Middle East

Syria pullout plan signed after Trump, Erdogan agreed to prevent power vacuum

United States military said that the order to withdraw American troops from Syria has been signed,, after President Donald Trump and his Turkish counterpart agreed to prevent a power vacuum in the wake of the controversial move.

The announcement that US troops would leave the civil war-racked country — where they have been deployed to assist in the multinational fight against the militant Daesh (IS) group — shocked global partners and American politicians alike.
“The execute order for Syria has been signed,” a US military spokesperson told AFP when asked about the withdrawal order, without providing further details.
Turkey was a rare ally that lauded Trump’s momentous decision on Syria, a country where it will now have a freer rein to target US-allied Kurdish fighters who have played a major role in the war against IS but are deemed terrorists by Ankara.
Trump and President Recep Tayyip Erdogan spoke by telephone on Sunday and “agreed to ensure coordination between their countries’ military, diplomatic and other officials to avoid a power vacuum which could result following any abuse of the withdrawal and transition phase in Syria”, the Turkish presidency said in a statement.
Late on Sunday, Trump tweeted that Erdogan had assured him that any remaining ISIS fighters in Syria will be eliminated.
“President @RT_Erdogan of Turkey has very strongly informed me that he will eradicate whatever is left of ISIS in Syria,” Trump said in a tweet around midnight on Sunday, using another acronym for the militant group.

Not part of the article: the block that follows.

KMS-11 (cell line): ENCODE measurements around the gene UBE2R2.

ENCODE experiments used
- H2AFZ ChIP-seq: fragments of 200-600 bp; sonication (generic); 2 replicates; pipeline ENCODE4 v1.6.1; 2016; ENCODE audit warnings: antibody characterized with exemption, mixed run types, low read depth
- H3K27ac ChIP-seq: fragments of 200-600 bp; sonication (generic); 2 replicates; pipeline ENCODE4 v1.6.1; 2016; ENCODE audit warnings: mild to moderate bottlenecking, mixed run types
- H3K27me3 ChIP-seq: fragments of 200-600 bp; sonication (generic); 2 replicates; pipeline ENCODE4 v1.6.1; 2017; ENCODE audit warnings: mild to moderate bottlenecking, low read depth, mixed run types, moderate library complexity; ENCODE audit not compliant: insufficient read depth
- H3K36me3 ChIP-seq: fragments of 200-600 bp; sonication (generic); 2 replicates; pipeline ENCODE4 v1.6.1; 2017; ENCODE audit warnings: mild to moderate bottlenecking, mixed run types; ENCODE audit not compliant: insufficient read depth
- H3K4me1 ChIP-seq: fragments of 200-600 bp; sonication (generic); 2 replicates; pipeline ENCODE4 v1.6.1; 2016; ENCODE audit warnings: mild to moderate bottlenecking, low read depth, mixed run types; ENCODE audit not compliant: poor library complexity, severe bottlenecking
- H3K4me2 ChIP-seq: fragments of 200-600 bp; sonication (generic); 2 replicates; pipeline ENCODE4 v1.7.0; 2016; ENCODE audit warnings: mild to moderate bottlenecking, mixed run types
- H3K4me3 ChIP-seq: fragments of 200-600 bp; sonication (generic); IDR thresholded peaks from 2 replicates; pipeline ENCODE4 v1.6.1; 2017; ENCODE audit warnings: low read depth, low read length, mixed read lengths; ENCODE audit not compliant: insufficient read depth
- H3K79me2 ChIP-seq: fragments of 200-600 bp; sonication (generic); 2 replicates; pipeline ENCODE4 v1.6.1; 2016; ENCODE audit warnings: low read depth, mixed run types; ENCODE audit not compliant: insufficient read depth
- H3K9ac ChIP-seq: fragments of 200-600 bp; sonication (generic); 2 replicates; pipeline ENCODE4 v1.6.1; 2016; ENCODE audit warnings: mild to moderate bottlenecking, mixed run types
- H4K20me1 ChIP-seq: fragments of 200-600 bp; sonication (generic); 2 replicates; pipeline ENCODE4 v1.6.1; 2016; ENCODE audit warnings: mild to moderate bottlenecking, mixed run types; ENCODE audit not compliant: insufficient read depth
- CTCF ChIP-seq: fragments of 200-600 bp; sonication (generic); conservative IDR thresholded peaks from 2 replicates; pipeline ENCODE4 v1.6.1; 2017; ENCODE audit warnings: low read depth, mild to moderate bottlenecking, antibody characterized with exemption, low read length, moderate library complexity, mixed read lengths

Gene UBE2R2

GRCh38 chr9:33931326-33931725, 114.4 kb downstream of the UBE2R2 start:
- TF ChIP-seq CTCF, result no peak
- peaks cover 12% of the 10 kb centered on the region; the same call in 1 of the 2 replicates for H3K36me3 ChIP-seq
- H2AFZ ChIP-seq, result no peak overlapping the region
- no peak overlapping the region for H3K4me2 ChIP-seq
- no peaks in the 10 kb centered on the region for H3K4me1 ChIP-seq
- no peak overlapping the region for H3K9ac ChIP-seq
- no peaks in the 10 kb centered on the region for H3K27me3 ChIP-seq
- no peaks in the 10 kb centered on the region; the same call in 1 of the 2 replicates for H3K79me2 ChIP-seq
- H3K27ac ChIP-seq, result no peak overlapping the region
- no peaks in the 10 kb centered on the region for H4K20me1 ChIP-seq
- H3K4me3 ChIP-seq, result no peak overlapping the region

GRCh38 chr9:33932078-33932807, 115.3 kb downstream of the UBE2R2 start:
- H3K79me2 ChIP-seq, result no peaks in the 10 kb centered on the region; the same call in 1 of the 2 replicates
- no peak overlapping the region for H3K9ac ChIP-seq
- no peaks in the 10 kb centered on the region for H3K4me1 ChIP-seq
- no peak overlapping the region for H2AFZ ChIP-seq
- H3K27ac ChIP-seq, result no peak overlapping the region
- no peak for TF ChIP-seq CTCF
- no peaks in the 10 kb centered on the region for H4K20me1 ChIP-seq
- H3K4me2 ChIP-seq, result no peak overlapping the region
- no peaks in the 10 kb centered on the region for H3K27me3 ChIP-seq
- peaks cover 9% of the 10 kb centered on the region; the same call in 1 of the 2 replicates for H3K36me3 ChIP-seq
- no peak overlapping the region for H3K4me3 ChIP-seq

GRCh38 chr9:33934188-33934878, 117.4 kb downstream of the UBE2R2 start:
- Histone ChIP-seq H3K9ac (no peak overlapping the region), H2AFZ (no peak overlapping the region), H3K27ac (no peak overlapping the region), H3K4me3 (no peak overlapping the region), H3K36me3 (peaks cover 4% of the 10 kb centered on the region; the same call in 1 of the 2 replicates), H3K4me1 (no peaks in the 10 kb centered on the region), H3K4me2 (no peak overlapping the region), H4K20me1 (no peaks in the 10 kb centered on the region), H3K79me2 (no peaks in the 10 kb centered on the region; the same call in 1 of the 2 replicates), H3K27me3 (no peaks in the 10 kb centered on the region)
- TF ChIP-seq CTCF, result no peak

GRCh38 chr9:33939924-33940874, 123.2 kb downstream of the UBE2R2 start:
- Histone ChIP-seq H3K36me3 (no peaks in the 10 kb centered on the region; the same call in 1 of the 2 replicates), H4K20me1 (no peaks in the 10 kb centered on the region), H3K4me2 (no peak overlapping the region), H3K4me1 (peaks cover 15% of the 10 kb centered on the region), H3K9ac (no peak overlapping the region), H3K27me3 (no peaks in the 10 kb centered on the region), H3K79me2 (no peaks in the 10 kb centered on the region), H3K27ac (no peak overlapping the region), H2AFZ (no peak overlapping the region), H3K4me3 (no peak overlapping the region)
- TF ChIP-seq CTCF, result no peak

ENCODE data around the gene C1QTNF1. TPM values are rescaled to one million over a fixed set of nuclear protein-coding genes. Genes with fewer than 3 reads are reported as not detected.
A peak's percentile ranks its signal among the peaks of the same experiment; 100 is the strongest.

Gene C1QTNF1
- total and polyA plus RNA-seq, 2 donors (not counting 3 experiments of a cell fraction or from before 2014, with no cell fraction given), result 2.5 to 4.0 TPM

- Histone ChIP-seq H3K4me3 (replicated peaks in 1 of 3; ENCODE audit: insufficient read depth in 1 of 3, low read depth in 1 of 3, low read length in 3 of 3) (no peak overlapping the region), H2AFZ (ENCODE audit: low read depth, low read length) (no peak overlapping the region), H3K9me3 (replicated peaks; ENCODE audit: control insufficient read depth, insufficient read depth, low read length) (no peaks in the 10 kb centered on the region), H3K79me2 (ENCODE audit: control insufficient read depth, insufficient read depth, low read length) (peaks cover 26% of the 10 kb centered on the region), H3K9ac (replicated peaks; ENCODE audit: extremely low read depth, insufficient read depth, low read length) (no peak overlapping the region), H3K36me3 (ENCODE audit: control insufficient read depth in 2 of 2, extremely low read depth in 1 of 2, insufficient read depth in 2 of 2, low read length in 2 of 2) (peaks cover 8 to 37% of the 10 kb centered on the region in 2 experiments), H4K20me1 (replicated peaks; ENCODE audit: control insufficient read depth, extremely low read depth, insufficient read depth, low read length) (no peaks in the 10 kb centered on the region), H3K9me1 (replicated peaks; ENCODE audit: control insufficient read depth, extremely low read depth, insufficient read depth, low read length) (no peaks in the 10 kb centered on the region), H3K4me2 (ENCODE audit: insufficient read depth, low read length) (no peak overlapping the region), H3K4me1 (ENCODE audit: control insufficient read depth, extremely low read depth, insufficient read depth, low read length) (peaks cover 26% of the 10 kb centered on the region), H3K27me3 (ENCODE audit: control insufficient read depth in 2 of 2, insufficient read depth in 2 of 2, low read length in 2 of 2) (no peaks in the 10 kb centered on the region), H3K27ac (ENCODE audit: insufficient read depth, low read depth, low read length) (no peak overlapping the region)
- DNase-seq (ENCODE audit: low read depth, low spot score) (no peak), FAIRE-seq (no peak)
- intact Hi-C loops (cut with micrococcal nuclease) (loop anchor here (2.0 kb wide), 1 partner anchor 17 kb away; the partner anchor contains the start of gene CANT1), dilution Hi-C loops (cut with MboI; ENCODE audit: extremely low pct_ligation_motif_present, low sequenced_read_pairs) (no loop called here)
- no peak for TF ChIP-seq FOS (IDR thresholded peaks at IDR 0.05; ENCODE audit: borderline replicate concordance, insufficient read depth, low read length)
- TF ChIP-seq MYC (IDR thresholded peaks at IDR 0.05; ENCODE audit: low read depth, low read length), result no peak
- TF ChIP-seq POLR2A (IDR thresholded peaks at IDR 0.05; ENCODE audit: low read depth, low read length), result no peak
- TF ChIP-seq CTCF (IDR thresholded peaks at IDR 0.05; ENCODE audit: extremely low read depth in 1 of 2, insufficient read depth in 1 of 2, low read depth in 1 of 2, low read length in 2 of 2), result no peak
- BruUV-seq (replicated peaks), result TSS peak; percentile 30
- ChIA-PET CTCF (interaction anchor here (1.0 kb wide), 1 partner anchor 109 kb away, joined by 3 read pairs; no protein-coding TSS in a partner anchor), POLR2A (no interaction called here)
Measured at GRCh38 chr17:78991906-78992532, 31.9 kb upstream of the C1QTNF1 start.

Repeating a pattern of admiring comments towards global strongmen, Trump added that Erdogan “is a man who can do it”. The US president concluded: “Our troops are coming home!”
Hours earlier, Trump had tweeted that he and Erdogan “discussed (IS), our mutual involvement in Syria, and the slow and highly coordinated pullout of US troops from the area”.
US politicians — including those from his own Republican party — and international allies fear the withdrawal of the roughly 2,000 US troops is premature and would further destabilise the already devastated region.
A US withdrawal, said Mutlu Civiroglu, a Kurdish affairs analyst, will open the way “for Turkey to start its operations against the Kurds, and a bloody war will begin”.
French President Emmanuel Macron on Sunday said he “deeply regretted” Trump’s decision, and that “an ally must be reliable”.
New Pentagon chief
US troops will leave under the auspices of a new Pentagon chief set to start next month, after Jim Mattis resigned from the post citing key differences, including on Syria, with the often-impulsive Trump.
Several US politicians from both parties rejected Trump’s claim that IS or Daesh had been defeated, and the decision also caused alarm and dismay in the US military over the prospect of suddenly abandoning Washington’s Kurdish partners.

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